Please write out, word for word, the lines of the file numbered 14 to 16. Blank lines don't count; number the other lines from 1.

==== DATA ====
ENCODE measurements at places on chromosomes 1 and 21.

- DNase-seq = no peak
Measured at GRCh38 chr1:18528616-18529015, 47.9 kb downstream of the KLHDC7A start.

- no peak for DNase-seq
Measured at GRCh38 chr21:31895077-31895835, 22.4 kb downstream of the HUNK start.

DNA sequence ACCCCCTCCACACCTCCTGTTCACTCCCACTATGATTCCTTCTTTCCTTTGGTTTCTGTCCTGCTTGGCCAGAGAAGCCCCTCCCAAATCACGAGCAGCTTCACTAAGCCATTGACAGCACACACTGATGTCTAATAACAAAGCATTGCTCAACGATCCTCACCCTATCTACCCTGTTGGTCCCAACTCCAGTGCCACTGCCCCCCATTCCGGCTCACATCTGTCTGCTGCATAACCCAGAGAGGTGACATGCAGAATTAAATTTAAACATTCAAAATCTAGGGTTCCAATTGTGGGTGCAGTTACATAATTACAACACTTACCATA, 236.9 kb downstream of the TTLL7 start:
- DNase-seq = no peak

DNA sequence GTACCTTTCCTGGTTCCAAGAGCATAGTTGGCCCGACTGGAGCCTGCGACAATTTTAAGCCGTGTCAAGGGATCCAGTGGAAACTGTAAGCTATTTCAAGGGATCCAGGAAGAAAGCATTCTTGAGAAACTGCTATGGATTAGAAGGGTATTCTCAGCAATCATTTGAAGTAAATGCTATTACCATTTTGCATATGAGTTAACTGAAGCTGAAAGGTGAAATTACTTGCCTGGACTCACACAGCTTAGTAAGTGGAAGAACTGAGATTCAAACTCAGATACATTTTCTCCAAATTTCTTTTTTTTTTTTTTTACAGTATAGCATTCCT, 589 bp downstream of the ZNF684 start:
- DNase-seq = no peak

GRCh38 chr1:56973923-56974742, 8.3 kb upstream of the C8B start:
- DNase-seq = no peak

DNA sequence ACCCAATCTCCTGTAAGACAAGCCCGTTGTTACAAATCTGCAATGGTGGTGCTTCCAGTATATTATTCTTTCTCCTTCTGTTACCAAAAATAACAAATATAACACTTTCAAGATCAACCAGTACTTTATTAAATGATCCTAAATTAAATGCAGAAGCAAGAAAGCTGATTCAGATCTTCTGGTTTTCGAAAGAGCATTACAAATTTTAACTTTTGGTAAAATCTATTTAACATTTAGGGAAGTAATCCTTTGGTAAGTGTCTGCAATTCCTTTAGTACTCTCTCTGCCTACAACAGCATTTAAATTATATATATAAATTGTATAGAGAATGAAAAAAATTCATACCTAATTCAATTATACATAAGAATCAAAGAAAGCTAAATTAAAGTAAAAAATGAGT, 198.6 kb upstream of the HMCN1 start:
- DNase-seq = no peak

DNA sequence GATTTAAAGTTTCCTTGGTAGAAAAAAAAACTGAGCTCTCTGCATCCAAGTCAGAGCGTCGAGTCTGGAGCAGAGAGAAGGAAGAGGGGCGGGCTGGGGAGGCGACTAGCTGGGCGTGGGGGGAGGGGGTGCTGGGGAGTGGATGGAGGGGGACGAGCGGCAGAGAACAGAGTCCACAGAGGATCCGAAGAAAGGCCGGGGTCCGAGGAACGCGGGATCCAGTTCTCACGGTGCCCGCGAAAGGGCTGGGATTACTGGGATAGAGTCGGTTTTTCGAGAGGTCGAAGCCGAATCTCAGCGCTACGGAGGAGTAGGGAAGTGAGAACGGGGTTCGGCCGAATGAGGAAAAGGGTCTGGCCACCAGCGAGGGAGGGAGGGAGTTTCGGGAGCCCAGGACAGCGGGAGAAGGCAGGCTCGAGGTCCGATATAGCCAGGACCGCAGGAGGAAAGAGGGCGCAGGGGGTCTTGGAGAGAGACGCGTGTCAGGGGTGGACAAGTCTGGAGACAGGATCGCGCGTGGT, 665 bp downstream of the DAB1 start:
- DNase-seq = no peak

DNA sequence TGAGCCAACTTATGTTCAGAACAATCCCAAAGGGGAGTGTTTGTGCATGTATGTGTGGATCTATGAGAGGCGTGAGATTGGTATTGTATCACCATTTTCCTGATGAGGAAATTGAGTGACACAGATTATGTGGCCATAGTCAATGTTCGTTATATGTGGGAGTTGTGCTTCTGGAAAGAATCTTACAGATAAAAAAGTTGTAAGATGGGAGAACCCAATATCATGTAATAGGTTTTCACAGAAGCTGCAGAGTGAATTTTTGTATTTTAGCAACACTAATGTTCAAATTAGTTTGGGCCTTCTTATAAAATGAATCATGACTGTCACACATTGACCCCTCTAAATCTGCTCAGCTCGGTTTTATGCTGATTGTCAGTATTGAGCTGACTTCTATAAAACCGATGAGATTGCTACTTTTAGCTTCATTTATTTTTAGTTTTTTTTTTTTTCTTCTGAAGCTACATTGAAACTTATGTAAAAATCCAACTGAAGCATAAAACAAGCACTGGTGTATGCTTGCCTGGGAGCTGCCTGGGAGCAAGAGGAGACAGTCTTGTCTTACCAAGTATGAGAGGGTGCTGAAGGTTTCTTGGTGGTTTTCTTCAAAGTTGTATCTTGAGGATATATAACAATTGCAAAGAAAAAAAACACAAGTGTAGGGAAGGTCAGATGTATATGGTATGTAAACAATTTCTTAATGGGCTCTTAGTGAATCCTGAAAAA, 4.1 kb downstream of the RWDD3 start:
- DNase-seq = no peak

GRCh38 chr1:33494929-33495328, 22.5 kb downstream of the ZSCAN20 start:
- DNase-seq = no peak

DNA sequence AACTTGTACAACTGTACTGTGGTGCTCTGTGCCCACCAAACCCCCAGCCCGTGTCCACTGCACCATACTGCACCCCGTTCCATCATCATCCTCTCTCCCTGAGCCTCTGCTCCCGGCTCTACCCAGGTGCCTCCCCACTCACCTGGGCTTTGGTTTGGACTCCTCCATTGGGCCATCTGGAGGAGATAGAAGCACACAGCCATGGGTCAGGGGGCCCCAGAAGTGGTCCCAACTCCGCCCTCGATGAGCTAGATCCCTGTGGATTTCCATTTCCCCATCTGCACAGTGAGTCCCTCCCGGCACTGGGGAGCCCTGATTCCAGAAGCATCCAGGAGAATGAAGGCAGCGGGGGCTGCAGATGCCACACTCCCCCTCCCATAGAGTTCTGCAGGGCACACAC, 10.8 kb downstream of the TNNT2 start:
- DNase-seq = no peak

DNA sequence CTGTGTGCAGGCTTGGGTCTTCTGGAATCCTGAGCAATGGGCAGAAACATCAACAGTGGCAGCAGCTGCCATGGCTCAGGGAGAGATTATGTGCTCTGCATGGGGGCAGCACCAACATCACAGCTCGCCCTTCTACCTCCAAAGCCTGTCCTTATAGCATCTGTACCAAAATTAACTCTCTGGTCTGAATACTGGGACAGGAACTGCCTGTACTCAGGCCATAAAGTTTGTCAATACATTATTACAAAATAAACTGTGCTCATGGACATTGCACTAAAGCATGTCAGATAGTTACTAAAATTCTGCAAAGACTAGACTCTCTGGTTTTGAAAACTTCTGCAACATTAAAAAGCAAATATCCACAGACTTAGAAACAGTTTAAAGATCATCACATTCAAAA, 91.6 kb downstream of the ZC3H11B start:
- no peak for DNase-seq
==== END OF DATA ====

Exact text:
DNA sequence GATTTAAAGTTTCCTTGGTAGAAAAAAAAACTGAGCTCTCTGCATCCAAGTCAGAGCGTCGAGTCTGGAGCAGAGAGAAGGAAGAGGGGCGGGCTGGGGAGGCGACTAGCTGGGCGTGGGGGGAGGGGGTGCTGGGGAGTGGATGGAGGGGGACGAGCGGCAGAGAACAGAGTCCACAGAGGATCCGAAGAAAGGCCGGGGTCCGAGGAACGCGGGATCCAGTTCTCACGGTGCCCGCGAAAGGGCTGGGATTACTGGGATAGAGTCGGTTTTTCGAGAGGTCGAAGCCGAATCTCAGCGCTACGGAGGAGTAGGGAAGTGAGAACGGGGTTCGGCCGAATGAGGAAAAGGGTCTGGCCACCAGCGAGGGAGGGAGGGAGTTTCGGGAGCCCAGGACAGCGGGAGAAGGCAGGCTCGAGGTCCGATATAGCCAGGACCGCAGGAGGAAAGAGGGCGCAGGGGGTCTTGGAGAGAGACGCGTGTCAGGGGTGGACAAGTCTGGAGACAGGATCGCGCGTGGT, 665 bp downstream of the DAB1 start:
- DNase-seq = no peak

DNA sequence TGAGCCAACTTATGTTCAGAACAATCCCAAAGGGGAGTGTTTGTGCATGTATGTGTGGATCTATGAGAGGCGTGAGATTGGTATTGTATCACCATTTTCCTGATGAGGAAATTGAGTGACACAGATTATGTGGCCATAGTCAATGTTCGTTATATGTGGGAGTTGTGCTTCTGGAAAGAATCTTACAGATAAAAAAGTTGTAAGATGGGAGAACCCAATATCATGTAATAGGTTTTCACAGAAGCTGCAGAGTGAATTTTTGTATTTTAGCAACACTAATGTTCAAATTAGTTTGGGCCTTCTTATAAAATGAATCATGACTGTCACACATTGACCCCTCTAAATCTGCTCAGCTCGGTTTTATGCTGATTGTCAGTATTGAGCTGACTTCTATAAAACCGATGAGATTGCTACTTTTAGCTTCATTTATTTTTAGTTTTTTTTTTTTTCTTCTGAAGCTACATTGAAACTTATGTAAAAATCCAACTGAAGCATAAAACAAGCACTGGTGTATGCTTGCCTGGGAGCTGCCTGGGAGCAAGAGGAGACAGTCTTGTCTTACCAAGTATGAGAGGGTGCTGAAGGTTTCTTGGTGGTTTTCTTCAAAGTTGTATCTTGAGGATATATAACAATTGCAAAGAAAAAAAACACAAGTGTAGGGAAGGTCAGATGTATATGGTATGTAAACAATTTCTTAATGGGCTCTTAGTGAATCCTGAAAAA, 4.1 kb downstream of the RWDD3 start: